The Australian Bureau of Statistics (ABS) has its sights set on finally being able make some real progress in its transformation program thanks to the Australian government's recent commitment to invest AU$250 million into the agency over the next five years.
Speaking to ZDNet at the Technology in Government Summit, ABS CIO Patrick Hadley said the additional funding will be used as part of a broader transformation the agency is currently undergoing, something that was previously labelled as the ABS 2017 program, and now has been rebadged to the statistical business transformation program (SBTP).
Hadley said having the investment will mean the agency will be able to focus specifically on overhauling its statistical infrastructure, including systems and business processes that are engaged in collecting, processing, analysing, and disseminating data. He admitted there are some applications in use that are at least 30 years old.
"It's not an IT refresh; it's a fundamental transformation of statistical processes, systems, and infrastructure," he said.
He added one of the key components of the SBTP will be to update its ageing IT environment, which is "siloed, somewhat old, have fragile applications, products, and services, and they was developed some time ago".
"One of the key endeavours -- and we have a multiplicity of those applications which support surveys and products -- is to develop enterprise capabilities around the way we collect and acquire data, the way we process it, and the way we disseminate it and provide those enterprise capabilities that can be applied to any line of business," he said.
The funding will also be go towards helping the agency further along the process of its Next-Gen Desktop program, which has just commenced and due to be completed by December. According to Hadley, it will see the agency move to a thin client working environment to support the use of laptops and move away from desktops.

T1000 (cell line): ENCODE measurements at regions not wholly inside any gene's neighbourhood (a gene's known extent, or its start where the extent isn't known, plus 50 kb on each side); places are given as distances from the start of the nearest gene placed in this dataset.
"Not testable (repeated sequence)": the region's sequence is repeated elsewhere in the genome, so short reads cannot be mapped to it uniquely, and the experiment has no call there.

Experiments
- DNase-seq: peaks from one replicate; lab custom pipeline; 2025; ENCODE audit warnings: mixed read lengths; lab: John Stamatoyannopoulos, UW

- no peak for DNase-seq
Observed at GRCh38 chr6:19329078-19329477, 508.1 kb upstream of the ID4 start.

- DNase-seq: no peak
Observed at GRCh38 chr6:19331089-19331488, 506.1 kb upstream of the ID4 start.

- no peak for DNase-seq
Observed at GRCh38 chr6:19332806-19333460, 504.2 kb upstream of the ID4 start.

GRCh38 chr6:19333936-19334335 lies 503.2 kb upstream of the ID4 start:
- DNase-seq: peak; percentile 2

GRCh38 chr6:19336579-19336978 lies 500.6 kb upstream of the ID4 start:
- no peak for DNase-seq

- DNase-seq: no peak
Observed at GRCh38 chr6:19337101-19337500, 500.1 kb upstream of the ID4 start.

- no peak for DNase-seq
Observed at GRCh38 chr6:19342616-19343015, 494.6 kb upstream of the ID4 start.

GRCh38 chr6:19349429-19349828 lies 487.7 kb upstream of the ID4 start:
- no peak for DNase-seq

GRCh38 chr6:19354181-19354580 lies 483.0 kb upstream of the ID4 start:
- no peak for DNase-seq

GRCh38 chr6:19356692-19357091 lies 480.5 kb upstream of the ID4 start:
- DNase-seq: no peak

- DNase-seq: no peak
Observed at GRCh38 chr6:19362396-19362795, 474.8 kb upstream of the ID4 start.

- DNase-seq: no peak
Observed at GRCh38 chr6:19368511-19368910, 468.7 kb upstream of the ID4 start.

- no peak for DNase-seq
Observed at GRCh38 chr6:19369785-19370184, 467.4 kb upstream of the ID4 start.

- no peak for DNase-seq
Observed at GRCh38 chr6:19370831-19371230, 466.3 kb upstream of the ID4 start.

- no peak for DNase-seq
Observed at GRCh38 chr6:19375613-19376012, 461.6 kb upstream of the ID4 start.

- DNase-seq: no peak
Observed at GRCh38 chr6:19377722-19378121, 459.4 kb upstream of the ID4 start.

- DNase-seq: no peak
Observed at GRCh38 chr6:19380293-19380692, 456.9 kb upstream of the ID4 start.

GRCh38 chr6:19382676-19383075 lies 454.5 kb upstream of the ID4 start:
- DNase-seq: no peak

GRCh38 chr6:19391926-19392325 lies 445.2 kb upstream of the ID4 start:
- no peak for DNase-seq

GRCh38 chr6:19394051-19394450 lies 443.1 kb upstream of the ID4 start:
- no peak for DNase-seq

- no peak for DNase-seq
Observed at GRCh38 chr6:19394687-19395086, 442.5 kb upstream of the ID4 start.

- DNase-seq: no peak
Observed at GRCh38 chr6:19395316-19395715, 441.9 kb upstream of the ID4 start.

"It's a very ambitious project for ABS because not only are we going to virtualise all of our desktop applications and reduce support costs, but we've introduced a whole range of functionality; most recently Skype for Business, which allow people to video conference from anywhere," he said.
Hadley said while the funding from the federal government will be a big help, the ABS has already made some progress through self-funding. In August last year, the ABS allocated AU$58.9 million in its budget for technology services, during a time when the agency is being forced to reduce its expenditure by AU$50 million over the next three years as part of budget cuts from the federal government.
He added by self-funding particular elements of the transformation, the ABS has been able to implement some new capabilities and de-risk particular solutions by creating prototypes. One of the self-funded capabilities that the ABS has installed was a metadata registry and repository statistical workflow management system.
"We're working currently on establishing statistician workbenches that will give you access to all of those workflows," he said.
"We're currently out in the market. We went out in two directions. One was for an RFT [request for tenders] for our enterprise data management environment, and we're also out in the market for expressions of interest to compile some multiuser lists," he said.
Hadley also confirmed the ABS will be going ahead with Census 2016 next August, despite reports that it would be canned amid IT woes. In fact, the ABS for the first time will make the census digitally available, Hadley said. To be known as eCensus, the platform will allow participants to complete forms online on multiple devices.
Late last year, the ABS was forced to tighten sensitive information controls, following the arrest of a staff member who was allegedly disclosing sensitive statistics that were under embargo in May last year.
Hadley described the incident as a traumatic experience for everyone that was concerned, but assured that the agency had implemented all the recommendations that were made by an independent review into the ABS sensitive information controls.
"We have addressed pretty much all over those recommendations now. They were around access management, and there is a learning whilst we can improve access management, improve our monitoring, and forensic analysis," he said.
"At the end of the day an insider threat where somebody has legitimate access to information as part of their role and chooses to write that down on paper, and take it outside of the building is almost impossible to guard against."